Scoring Your Credit
Choosing a lender isn't the first step in becoming a homeowner. The quality of your wallet begins the home buying process. Putting back your money for a down payment is great, but if you don't have a strong credit score to back it up, you could end up renting longer than you expected in Austin until you raise your score.
The Fair Isaac Company calculates your FICO score on the summary of your total credit history. The score ranges from 300 to 850, with most people traditionally having a score of 650. With the change in the economy, however, some people have seen their score lowered because of unemployment, delinquent credit card accounts, or credit card accounts closed by the lender due to inactivity. Some of the factors in determining your FICO score are:
- Payment History — How many late payments have you made?
- Credit to Debt Ratio — How much do you owe versus how much credit you have available?
- Credit Inquiries — Do you have too many open accounts?
- Types of Credit — Do you have a healthy mix of credit cards and loans?
When you pull your credit report, you'll find that you actually have three reports. Experian, Equifax and TransUnion — three of the major credit reporting agencies — use a slightly different models to determine your credit rating. FICO is used by Experian. Equifax's model is called BEACON and TransUnion uses EMPIRICA. As a result, you have three scores, one for each scoring model.
Lenders want to ensure that allowing you a loan isn't a risk for them. Your credit score gives lenders a view of what type of borrower you'd be solely because of your credit history. You'll need a score of at least 740 to get a decent interest rate. If your score is less than that, you can still qualify for a loan, but the interest accumulated over time could be more than double that of someone with a better FICO score.
I'm used to working with all levels of FICO scores. Call me at 512-794-9914 and I can help you get on the right track to the home of your dreams.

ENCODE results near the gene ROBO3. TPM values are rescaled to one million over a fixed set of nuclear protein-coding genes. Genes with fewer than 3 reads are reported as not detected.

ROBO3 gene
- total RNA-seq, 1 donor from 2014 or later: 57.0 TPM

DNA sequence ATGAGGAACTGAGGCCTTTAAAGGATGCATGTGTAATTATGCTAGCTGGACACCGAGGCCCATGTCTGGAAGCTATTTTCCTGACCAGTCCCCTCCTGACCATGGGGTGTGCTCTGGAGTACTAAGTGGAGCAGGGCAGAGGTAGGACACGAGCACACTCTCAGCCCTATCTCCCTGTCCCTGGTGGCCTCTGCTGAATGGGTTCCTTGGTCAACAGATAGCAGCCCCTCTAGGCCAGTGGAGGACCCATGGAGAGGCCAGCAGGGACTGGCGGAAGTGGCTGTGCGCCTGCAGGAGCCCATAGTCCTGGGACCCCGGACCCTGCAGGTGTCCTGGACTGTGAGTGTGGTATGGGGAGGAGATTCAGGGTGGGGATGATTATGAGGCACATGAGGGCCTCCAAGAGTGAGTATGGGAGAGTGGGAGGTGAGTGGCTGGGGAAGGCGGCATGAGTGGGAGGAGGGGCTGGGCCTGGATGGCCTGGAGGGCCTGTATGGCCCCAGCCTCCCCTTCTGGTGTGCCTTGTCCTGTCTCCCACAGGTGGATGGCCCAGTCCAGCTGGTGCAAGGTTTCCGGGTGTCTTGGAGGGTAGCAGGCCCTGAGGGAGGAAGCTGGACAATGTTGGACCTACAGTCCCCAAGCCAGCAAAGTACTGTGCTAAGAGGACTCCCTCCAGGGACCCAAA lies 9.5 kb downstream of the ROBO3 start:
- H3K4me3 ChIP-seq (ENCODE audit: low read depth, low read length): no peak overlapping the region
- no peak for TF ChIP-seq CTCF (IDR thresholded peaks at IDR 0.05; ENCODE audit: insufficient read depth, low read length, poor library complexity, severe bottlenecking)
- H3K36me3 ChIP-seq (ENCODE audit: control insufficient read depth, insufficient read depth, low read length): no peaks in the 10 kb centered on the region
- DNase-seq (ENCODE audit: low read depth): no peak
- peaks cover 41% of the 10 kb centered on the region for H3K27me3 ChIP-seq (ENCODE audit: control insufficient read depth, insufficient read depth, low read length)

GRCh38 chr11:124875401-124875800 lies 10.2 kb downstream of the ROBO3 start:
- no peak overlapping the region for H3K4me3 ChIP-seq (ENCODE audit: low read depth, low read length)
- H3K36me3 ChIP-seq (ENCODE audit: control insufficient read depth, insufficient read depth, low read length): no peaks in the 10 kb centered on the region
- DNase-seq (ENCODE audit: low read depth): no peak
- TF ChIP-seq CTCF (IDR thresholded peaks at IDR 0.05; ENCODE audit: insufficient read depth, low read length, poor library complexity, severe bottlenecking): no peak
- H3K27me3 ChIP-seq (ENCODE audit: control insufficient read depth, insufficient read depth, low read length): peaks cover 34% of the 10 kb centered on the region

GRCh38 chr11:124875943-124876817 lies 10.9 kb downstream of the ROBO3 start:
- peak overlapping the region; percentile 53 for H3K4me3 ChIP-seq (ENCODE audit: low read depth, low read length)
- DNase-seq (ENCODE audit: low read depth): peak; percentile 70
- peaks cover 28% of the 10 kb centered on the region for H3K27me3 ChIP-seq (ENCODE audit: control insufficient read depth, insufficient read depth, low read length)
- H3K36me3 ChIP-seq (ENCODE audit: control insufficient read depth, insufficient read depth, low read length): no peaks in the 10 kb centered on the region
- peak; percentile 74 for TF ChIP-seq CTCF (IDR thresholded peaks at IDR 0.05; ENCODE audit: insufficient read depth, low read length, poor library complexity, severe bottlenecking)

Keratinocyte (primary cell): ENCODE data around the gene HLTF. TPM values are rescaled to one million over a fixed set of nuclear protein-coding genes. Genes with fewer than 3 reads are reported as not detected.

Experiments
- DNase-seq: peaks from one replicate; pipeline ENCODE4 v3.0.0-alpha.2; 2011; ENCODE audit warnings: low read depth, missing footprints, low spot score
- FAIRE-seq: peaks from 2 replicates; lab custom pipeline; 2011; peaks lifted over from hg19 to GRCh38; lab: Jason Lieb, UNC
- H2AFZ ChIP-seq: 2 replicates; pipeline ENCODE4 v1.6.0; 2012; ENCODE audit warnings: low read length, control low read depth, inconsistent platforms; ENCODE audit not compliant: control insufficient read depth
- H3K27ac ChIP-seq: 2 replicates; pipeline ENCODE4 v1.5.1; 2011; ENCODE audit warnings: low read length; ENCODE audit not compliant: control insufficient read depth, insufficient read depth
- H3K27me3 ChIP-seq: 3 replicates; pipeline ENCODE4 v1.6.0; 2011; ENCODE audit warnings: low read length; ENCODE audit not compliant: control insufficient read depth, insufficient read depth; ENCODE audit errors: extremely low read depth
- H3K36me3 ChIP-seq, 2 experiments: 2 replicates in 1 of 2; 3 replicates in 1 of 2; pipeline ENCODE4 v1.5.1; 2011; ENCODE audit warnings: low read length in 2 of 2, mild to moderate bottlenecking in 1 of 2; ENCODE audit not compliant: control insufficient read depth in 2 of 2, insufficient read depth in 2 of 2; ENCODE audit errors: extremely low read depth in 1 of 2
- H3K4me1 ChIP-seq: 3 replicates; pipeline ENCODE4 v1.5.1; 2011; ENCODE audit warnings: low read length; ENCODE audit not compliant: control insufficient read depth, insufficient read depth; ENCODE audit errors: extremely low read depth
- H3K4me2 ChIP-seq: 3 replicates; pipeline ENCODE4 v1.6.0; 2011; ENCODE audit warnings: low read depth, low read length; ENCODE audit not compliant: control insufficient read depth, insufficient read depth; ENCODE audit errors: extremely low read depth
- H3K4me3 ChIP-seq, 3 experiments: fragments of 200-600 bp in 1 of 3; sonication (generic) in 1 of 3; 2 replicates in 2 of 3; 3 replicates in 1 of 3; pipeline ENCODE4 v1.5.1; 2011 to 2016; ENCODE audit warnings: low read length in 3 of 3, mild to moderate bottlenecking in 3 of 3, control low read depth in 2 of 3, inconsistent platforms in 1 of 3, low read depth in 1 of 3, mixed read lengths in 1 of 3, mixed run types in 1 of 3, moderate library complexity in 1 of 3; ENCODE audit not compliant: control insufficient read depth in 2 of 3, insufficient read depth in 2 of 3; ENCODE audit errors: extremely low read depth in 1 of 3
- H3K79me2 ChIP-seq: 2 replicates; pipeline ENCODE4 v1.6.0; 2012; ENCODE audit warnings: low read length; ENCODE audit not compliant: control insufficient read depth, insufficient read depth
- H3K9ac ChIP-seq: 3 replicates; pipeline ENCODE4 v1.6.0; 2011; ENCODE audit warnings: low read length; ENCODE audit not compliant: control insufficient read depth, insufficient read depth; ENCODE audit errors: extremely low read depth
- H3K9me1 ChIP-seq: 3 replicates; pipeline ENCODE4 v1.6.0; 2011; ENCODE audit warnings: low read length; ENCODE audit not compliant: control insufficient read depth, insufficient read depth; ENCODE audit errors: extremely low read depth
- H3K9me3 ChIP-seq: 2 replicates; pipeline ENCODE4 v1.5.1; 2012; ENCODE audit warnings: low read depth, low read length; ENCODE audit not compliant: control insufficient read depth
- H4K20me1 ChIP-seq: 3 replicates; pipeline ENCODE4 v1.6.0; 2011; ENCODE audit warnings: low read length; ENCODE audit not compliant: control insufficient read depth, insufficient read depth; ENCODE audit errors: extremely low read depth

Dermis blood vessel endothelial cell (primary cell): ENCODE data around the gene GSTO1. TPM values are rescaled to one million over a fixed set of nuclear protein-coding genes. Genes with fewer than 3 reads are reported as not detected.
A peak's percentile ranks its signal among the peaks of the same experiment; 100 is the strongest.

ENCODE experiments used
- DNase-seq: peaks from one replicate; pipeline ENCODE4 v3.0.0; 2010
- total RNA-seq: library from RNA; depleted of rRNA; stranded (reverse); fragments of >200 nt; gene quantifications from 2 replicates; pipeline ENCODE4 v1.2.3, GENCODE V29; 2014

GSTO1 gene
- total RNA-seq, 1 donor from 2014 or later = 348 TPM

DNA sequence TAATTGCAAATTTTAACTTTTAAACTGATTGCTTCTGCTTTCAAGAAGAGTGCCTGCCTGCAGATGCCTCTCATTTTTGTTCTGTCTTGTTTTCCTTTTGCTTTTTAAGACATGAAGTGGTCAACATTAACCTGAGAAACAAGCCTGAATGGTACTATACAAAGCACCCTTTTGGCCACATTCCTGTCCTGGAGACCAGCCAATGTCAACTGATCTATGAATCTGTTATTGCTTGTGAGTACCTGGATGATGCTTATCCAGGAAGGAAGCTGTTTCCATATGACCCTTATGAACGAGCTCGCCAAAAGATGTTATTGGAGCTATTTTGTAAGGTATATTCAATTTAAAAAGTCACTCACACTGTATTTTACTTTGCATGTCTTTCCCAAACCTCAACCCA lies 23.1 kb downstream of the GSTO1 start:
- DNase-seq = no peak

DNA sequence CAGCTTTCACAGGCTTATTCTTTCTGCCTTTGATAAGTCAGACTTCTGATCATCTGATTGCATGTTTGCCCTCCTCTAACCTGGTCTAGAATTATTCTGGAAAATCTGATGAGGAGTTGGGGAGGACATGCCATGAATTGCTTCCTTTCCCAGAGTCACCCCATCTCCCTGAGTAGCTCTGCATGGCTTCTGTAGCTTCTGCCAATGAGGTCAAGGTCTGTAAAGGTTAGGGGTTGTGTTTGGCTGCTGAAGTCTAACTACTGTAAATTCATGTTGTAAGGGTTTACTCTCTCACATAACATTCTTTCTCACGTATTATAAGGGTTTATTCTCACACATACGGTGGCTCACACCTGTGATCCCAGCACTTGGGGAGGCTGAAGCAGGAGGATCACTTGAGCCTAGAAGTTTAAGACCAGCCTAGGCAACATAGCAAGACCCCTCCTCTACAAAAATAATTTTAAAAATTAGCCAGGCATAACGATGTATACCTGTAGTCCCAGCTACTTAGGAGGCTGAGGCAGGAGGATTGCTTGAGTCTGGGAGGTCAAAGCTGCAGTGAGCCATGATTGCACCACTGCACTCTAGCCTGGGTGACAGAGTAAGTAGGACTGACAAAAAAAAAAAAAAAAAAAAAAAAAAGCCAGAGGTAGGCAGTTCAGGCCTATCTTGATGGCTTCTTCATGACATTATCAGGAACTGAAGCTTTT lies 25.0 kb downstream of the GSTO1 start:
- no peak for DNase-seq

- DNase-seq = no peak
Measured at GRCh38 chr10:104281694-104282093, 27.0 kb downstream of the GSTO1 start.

There are ways to boost your score. Building your FICO score takes time. It can be rare to make a significant stride change in your credit score with small changes, but your score can improve in a year or two by keeping tabs your credit report and by using your credit wisely. The most important thing is to know your FICO score. You'll improve your credit score by using these tips:
- Correct your credit report. If you find incorrect items on your credit report, contact the bureau asking that the item be removed. If you have a common name or the same name as a family member, you'll want to give extra care to make sure the activity reported is correct.
- Spread your debt around. At first, this doesn't sound like a good idea. But, you don't want to have one card that is holding the maximum and have the rest of your cards at a zero balance. It's better to have each of your cards at an even balance than to have the bulk of your debt sitting on one card.
- Apply for gas station cards or department store credit. For those who have non-existent credit or less-than-stellar credit, department store credit cards and gas credit cards are ways to begin your credit history, increase your credit limits and keep up your payments, which will raise your FICO score. You must always beware of carrying a large balance for too long because these types of cards usually have a steeper interest rate.
- Keep your cards active. Whether you have older cards, or are just getting started with credit, use your cards to make sure your accounts stay active. But, pay them off in no more than two or three payments.
- Keep up with payments. Late payments hurt your credit score. It's where people who have recently experienced job loss see the biggest dip in their credit score. Yes, it takes longer to restore your credit this way, but it's the most reliable way to prove that you're responsible enough to make payments to a lender.
Now that you're more informed about credit reporting, you'll be able to successfully take the first step in owning a home, and that is improving your FICO score. Keep in mind that when it's time to apply for a loan to purchase a house, you'll want to keep your credit inquiries within a two-week window to avoid a negative mark on your credit score. With the help of Premiere Team Real Estate, shopping for a mortgage is sure to go more smoothly so you, too, can achieve home ownership.
Get more information by visiting www.myFICO.com, Fair Isaac's informational site and review your credit history for free at www.annualcreditreport.com. And, for a small payment, you can get your FICO score from each bureau on their websites: www.equifax.com, www.experian.com and www.transunion.com.
I work with all tiers of credit scores and can help you step into home ownership with the right mortgage lender for you. E-mail me at email@example.com or call 512-794-9914 for more information.